• Consider the problems they face and the questions they ask.
  • Review and collect other content pieces you’ve loved.
  • Research what’s working in your industry (and others).
  • See what customers are already talking about on social media.
  • Keep a document with all of your content ideas.

Plan your content marketing strategy.

Once you have a list of topics, you can start setting up your content marketing plan. Make sure it includes these four elements to guide your prospects toward a buying decision:

  • Awareness content (like blogs, videos, and quizzes)
  • Consideration content (like a lead-generating PDF)
  • Sales emails (to accompany your consideration piece)
  • A call-to-action page (to ask your prospect to buy)

Now that you know the content marketing basics, and why content is so important for small businesses, you’re ready to start creating helpful resources that:

  • Attract your best customers.
  • Better qualify your leads.
  • Guide prospects toward a buying decision.
  • Create loyal brand supporters.

If you’re looking for content marketing assistance, an agency can help you plan, write, and create these customer-centered resources.

Learn the EXACT marketing strategy we use to help small businesses grow: The Flywheel Marketing Method.

Our proven marketing protocol helps companies make more money, free up time, and plan an effective strategy.

Treefrog Marketing is an agency in Lafayette, Indiana focused on small business. We specialize in strategic marketing and advertising, graphic design, web design, social media, SEO, and more. For more information, please visit our website and connect with us on Twitter, Facebook, LinkedIn, and Instagram.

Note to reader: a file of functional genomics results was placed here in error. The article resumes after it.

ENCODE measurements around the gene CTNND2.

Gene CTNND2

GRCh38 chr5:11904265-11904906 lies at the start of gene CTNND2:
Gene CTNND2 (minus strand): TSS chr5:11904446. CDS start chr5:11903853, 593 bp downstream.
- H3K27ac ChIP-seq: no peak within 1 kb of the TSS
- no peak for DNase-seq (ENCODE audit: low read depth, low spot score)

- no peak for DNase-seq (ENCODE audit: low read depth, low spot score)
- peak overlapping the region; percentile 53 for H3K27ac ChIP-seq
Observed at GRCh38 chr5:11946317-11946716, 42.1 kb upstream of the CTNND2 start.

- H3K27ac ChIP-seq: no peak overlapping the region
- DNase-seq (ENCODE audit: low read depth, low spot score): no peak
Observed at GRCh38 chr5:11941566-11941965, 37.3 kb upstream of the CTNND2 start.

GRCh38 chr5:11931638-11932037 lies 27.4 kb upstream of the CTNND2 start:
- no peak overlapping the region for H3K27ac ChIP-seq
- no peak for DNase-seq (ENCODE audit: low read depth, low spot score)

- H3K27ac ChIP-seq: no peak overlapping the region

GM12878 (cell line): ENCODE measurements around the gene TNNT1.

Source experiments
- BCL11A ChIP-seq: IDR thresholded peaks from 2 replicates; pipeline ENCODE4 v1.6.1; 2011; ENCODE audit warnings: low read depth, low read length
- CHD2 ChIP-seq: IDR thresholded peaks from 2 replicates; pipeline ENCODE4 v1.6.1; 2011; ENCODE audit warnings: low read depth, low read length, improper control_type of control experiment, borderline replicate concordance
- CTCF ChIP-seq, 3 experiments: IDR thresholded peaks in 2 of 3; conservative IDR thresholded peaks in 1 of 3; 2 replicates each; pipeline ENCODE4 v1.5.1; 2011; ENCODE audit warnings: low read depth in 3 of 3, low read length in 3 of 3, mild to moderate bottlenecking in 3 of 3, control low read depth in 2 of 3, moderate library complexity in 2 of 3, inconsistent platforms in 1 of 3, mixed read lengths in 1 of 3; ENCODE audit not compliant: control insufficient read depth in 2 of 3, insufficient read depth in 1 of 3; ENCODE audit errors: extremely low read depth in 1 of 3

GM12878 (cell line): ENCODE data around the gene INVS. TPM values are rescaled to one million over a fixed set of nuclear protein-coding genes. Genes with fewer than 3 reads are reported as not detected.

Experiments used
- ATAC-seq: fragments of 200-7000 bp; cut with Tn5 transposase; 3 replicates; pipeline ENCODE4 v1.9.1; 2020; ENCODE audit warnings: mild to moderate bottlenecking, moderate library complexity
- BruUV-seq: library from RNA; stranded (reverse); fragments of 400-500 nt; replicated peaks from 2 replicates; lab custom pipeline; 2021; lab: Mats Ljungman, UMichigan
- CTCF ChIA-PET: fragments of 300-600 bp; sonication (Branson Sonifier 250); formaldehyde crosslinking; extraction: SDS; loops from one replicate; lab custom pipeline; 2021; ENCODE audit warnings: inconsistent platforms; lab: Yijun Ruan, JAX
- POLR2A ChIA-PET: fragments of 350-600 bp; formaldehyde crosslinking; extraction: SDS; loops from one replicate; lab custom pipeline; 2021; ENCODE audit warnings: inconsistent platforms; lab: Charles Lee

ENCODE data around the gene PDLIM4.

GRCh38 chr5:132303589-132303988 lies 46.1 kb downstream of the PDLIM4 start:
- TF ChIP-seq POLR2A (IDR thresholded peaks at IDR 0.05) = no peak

Leverage Kelly’s marketing experience, insights, and leadership to grow your business.

As the founder and chief marketing strategist at Treefrog Marketing, a co-host of the Priority Pursuit Podcast, a StoryBrand Certified Guide, and fractional chief marketing officer, Kelly Rice has spent more than two decades helping small businesses take their companies to the next level by providing trustworthy leadership and building effective marketing strategies and systems.

She has dedicated her career to helping small businesses succeed because she knows, firsthand, how hard they work to make their communities a better place. 

Still, many people undervalue the strength and ingenuity of small businesses, but not Kelly. She believes they deserve to have a marketing partner and strategy that works as hard as they do.

Is outsourcing key leadership positions something new?

What do fractional CMOs do?

Who needs a fractional CMO?

What are the benefits of hiring a fractional CMO?

When should you partner with a fractional CMO?

Are there limitations to a fractional CMO?

How do I find a qualified fractional CMO?

How much does it cost to partner with a fractional CMO?